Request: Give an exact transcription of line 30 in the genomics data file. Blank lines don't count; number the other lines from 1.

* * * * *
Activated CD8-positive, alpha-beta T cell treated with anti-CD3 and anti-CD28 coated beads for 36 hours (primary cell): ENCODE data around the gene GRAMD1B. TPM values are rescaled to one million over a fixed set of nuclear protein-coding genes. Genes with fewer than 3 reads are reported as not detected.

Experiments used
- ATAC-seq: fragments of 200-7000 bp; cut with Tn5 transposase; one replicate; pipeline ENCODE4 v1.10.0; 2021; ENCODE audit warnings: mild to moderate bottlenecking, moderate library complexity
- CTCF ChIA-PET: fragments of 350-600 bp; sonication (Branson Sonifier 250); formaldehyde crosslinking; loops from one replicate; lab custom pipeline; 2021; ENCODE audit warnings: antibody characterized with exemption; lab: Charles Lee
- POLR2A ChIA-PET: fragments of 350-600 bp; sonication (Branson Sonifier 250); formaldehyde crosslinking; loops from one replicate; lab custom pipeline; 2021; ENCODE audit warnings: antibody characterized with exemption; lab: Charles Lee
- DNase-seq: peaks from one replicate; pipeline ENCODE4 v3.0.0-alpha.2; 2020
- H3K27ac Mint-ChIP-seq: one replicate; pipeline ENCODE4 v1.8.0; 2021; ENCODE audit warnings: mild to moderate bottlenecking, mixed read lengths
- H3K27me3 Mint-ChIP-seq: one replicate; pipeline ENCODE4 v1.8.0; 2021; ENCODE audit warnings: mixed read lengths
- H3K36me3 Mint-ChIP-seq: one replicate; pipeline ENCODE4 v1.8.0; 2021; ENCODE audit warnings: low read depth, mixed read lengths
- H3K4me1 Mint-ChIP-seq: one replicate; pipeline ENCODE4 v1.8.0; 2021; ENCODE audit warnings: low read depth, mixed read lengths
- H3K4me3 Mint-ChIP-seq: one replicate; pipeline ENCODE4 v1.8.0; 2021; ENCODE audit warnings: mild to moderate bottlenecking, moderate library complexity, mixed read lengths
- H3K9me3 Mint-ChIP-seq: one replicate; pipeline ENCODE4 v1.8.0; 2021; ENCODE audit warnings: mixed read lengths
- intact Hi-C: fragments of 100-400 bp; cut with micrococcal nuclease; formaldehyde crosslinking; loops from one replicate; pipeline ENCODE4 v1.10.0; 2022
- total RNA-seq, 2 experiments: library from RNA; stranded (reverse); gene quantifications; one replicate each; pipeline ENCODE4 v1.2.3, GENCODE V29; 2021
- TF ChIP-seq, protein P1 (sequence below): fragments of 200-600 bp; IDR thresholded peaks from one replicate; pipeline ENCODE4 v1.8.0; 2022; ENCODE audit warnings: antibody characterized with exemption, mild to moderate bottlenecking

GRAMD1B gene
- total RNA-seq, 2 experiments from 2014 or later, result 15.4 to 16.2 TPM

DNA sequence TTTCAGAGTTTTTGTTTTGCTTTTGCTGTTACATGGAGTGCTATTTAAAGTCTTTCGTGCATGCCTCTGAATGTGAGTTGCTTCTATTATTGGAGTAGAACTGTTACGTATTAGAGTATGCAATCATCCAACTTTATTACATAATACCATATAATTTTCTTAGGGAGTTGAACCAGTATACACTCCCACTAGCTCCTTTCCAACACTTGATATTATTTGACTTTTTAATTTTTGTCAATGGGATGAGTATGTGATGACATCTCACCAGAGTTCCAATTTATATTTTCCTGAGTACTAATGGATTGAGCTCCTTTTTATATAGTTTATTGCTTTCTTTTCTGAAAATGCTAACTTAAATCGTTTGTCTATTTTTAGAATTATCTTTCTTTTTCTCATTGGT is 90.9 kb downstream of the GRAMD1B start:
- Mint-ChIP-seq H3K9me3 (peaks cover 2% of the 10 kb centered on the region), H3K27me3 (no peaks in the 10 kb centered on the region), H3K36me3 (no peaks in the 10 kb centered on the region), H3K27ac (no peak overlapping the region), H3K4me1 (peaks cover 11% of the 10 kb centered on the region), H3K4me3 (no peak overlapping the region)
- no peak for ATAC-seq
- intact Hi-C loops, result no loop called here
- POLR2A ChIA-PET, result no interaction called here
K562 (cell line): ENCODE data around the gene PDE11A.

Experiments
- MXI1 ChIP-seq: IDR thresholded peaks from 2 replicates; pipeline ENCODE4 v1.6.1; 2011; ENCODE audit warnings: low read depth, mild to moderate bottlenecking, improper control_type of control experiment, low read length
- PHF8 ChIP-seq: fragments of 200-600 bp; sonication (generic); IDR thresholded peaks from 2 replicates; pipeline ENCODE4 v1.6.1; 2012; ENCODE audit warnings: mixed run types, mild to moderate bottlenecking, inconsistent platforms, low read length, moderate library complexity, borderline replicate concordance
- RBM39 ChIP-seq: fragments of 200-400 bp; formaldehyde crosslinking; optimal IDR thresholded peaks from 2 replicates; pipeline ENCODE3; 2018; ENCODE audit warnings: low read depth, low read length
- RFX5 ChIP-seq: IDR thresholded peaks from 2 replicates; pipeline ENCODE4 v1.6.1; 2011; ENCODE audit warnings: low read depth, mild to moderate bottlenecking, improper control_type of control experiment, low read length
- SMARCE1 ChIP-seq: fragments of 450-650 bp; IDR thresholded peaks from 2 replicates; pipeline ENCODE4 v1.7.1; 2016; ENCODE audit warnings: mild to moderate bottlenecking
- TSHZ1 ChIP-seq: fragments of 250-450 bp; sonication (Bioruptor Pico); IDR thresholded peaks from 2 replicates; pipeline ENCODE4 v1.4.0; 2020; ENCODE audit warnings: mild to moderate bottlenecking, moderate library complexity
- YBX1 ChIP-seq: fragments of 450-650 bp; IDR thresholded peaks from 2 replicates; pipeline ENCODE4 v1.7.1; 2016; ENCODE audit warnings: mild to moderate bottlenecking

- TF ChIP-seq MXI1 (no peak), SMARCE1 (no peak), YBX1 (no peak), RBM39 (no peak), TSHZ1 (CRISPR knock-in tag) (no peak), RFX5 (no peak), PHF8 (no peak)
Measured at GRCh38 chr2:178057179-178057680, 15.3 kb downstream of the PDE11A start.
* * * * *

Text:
- TSHZ1 ChIP-seq: fragments of 250-450 bp; sonication (Bioruptor Pico); IDR thresholded peaks from 2 replicates; pipeline ENCODE4 v1.4.0; 2020; ENCODE audit warnings: mild to moderate bottlenecking, moderate library complexity